What your smart home could look like in just five years time: Your alarm clock goes off in the morning, and it tells the blinds to open. Sun streams in and that’s annoying, but by the time you’ve zombie-stumbled down the hallway, the kettle has boiled itself for your cup of coffee.
You voice-activate your speakers and they play soft tunes for the morning, and turn your kitchen lights up to match. The tea takes up the last bit of milk left in the fridge, so the fridge adds it to your shopping list which you send to Countdown from your phone.
The house is warm, the heat pump turns itself on half an hour before you wake up, and turns itself off to save power at your usual leaving time.The washing machine’s finished, and sends a text to remind you to it’s supposed to rain later – so you should put your things in the dryer.
You walk out the door and the house locks itself. It has its own 24/7 video monitoring security system, and after you’ve gone the vacuum starts up.
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By the end of 2018, more than 200 million homes in the world had at least one smart device. By the end of 2023, the report predicts there will be over 300m smart homes and more than 6.4 billion smart home devices — an average of 21 per smart home.
“That’s realistic when you consider how many smartphones, TVs and laptops are in your household right now,” said technology commentator Peter Griffin.
Fridges that re-fill themselves (via online order), AI assistants, cameras that monitor the watering of your garden and mirrors that advise you on your looks and nutrition all exist now. These devices aren’t not in most middle-class homes yet, but they will be.
This high-tech ‘smart’ mirror, is able to give beauty advice and pep talks to boost your self-esteem. Produced by Japanese company Novera, the mirror boasts a monitor, camera, and speaker.
“The technology hasn’t really penetrated NZ homes yet, but by 2023 definitely all of that will,” said Griffin.
More than half of the projected spend in the industry (54 per cent) is expected to be on smart devices and hardware, including their subscription service fees and installation.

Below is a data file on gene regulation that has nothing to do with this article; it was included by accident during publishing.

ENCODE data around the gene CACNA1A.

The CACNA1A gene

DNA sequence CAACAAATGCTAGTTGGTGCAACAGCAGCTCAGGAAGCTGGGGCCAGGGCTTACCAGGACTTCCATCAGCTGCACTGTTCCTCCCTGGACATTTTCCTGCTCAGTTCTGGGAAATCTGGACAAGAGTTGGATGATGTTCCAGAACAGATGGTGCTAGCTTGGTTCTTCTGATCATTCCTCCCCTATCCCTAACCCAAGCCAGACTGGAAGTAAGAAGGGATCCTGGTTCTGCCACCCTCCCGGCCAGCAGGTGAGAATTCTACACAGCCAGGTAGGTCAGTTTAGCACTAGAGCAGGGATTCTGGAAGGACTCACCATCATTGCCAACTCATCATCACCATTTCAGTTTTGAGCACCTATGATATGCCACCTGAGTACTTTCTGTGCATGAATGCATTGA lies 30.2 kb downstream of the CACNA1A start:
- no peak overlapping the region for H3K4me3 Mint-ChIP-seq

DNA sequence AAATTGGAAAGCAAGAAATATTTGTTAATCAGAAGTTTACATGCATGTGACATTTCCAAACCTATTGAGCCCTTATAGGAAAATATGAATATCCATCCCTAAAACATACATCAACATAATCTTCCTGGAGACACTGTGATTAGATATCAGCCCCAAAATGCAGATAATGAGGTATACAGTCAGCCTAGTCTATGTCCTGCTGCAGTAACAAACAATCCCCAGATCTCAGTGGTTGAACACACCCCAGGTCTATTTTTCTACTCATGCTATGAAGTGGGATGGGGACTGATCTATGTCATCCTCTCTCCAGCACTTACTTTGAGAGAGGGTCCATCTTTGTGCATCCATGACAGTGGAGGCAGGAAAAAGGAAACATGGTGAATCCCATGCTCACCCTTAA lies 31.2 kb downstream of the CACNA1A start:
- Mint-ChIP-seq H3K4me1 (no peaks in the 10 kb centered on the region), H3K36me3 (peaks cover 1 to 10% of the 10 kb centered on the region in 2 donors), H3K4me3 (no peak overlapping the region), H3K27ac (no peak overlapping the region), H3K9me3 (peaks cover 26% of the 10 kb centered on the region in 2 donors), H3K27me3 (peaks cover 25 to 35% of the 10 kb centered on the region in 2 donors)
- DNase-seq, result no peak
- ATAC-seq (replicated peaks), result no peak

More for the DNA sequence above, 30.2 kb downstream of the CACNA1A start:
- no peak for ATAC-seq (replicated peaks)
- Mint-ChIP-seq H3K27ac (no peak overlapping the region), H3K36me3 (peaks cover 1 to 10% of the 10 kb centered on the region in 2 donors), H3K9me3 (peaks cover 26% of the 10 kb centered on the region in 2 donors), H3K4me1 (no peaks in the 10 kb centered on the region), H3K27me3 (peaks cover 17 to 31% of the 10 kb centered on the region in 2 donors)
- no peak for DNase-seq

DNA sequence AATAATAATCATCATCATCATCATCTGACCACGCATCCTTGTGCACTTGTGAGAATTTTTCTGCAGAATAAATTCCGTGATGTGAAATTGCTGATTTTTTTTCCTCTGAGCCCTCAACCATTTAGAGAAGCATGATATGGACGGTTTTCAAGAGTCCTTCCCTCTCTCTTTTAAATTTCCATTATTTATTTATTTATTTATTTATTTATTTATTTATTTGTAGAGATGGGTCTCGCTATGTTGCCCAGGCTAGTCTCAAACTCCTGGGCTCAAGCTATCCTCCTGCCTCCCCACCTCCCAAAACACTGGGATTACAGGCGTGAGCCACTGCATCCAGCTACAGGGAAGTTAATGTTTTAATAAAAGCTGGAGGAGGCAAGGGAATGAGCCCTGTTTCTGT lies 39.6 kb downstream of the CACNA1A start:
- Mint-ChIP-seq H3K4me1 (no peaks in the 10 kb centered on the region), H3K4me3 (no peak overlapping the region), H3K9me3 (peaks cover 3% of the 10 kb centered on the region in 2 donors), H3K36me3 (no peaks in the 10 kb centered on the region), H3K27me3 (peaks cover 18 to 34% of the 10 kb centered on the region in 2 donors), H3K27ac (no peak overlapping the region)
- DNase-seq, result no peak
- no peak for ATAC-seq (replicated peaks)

“I think New Zealanders are still getting their heads around how to utilise smart technology and we’re not really at a point yet where it’s all unified on one network, but we’re rapidly getting there,” said Griffin. “By 2023 we’ll be in a situation where the average, middle-class home will have 20 plus devices that are talking to the cloud, talking to each other, and have voice activation.”
That means when December rolls around and you drag out the BBQ, it’ll flick you a text about the internal meat temperature and then an update when it’s done cooking the chicken.
Griffin described the homes we’ll have in five years’ time as an “interim step” between what we’ve got now, and homes of the future, “where smart tech will be built into everything that we do, where every device is on a 5G network. That’s probably more like 2030.”
Smart Home Strategies’ senior industry analyst Jake Narcotta said: “Unit sales of smart home devices are growing at more than 20 per cent per year between 2018 and 2023.” This is mostly electrical devices, followed by smart bulbs and surveillance cameras.
Smart technology will be become “an invisible layer” across all of our devices, said Griffin. A smart fridge is positioned as a premium product right now, but as we see with all technology: as devices become ubiquitous, they get cheaper and many more people own them.
All our general household appliances will have the AI built in to them, “and it’ll be up to you whether or not you want to enable that,” Griffin added.
Bill Ablondi, director of Smart Home Strategies said the industry is growing so rapidly because people are becoming aware of how easy interconnected smart tech can make their lives, and it’s getting cheaper.
“Prices for both services, e.g. monitored security and devices, have declined making smart home products and services more affordable for a wider range of consumers,” he said.
Although to bring NZ up to speed, we’ll need some heavy digital infrastructure. While some homes are smart already, Griffin said “there are still people in rural NZ without access to broadband”.
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